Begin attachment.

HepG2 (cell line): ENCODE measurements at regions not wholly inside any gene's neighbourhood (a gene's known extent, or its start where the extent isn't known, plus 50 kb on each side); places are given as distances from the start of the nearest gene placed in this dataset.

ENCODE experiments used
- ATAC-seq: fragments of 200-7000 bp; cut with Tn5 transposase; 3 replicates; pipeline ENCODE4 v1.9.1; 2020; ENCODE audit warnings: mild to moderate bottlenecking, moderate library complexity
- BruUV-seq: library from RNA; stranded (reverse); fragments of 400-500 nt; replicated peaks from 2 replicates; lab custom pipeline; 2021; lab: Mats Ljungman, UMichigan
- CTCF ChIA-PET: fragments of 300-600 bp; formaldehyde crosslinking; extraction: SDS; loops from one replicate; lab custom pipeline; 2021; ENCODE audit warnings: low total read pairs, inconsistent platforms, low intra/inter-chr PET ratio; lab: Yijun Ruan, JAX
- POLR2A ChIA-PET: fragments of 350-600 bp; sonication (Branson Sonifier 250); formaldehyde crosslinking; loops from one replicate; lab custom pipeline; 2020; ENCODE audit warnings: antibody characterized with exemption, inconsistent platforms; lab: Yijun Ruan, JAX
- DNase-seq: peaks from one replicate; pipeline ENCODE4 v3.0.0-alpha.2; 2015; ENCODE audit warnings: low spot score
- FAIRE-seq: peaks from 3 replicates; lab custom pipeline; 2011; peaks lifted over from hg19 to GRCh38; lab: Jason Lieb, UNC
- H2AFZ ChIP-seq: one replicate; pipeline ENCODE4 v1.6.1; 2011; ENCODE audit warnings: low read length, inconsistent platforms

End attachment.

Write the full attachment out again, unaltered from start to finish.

HepG2 (cell line): ENCODE measurements at regions not wholly inside any gene's neighbourhood (a gene's known extent, or its start where the extent isn't known, plus 50 kb on each side); places are given as distances from the start of the nearest gene placed in this dataset.

ENCODE experiments used
- ATAC-seq: fragments of 200-7000 bp; cut with Tn5 transposase; 3 replicates; pipeline ENCODE4 v1.9.1; 2020; ENCODE audit warnings: mild to moderate bottlenecking, moderate library complexity
- BruUV-seq: library from RNA; stranded (reverse); fragments of 400-500 nt; replicated peaks from 2 replicates; lab custom pipeline; 2021; lab: Mats Ljungman, UMichigan
- CTCF ChIA-PET: fragments of 300-600 bp; formaldehyde crosslinking; extraction: SDS; loops from one replicate; lab custom pipeline; 2021; ENCODE audit warnings: low total read pairs, inconsistent platforms, low intra/inter-chr PET ratio; lab: Yijun Ruan, JAX
- POLR2A ChIA-PET: fragments of 350-600 bp; sonication (Branson Sonifier 250); formaldehyde crosslinking; loops from one replicate; lab custom pipeline; 2020; ENCODE audit warnings: antibody characterized with exemption, inconsistent platforms; lab: Yijun Ruan, JAX
- DNase-seq: peaks from one replicate; pipeline ENCODE4 v3.0.0-alpha.2; 2015; ENCODE audit warnings: low spot score
- FAIRE-seq: peaks from 3 replicates; lab custom pipeline; 2011; peaks lifted over from hg19 to GRCh38; lab: Jason Lieb, UNC
- H2AFZ ChIP-seq: one replicate; pipeline ENCODE4 v1.6.1; 2011; ENCODE audit warnings: low read length, inconsistent platforms